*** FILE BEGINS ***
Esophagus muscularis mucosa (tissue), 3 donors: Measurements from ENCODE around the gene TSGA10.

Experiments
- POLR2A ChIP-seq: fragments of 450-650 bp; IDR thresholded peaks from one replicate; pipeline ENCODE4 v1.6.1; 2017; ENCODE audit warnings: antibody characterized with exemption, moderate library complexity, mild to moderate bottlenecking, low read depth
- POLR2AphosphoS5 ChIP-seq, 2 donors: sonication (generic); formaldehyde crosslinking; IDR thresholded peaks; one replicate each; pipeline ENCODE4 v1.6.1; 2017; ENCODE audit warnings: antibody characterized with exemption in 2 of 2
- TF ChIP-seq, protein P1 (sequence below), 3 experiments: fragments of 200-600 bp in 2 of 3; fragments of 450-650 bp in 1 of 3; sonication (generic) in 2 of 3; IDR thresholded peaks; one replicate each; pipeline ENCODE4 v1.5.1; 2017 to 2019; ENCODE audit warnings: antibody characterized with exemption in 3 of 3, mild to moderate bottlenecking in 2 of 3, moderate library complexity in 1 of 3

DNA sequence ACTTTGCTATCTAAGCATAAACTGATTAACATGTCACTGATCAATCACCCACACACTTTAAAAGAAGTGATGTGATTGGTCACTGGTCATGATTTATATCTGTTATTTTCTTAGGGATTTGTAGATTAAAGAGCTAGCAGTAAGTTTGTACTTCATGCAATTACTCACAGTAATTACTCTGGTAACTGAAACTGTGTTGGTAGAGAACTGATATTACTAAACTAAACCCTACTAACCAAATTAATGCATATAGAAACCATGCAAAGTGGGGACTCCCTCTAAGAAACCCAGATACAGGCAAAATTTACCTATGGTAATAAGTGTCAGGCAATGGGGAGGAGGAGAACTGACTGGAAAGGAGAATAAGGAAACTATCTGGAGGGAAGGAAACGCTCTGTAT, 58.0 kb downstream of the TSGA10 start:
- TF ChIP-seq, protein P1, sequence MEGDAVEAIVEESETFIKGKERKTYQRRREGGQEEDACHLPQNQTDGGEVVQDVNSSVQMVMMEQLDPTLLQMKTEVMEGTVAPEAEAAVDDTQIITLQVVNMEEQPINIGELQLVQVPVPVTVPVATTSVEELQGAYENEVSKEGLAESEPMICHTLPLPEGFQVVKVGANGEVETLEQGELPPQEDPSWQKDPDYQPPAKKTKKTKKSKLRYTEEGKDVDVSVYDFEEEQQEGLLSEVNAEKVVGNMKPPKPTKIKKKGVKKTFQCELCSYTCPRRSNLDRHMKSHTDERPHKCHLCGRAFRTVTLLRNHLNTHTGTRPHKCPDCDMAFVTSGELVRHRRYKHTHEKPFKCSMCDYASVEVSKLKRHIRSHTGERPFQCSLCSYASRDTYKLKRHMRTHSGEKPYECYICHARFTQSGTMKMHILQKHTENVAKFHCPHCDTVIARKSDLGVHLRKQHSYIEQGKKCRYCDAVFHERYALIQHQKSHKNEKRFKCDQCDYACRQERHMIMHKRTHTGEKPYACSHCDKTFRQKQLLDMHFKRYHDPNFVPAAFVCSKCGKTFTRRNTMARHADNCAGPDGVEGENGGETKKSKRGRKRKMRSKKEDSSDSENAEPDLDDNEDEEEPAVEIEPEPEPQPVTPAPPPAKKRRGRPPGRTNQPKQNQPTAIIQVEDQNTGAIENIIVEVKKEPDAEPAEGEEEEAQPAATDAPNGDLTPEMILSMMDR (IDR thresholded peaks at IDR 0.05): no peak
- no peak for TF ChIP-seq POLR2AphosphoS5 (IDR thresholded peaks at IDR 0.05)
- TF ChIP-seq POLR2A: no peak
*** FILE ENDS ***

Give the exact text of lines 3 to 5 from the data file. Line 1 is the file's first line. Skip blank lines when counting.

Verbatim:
- POLR2A ChIP-seq: fragments of 450-650 bp; IDR thresholded peaks from one replicate; pipeline ENCODE4 v1.6.1; 2017; ENCODE audit warnings: antibody characterized with exemption, moderate library complexity, mild to moderate bottlenecking, low read depth
- POLR2AphosphoS5 ChIP-seq, 2 donors: sonication (generic); formaldehyde crosslinking; IDR thresholded peaks; one replicate each; pipeline ENCODE4 v1.6.1; 2017; ENCODE audit warnings: antibody characterized with exemption in 2 of 2
- TF ChIP-seq, protein P1 (sequence below), 3 experiments: fragments of 200-600 bp in 2 of 3; fragments of 450-650 bp in 1 of 3; sonication (generic) in 2 of 3; IDR thresholded peaks; one replicate each; pipeline ENCODE4 v1.5.1; 2017 to 2019; ENCODE audit warnings: antibody characterized with exemption in 3 of 3, mild to moderate bottlenecking in 2 of 3, moderate library complexity in 1 of 3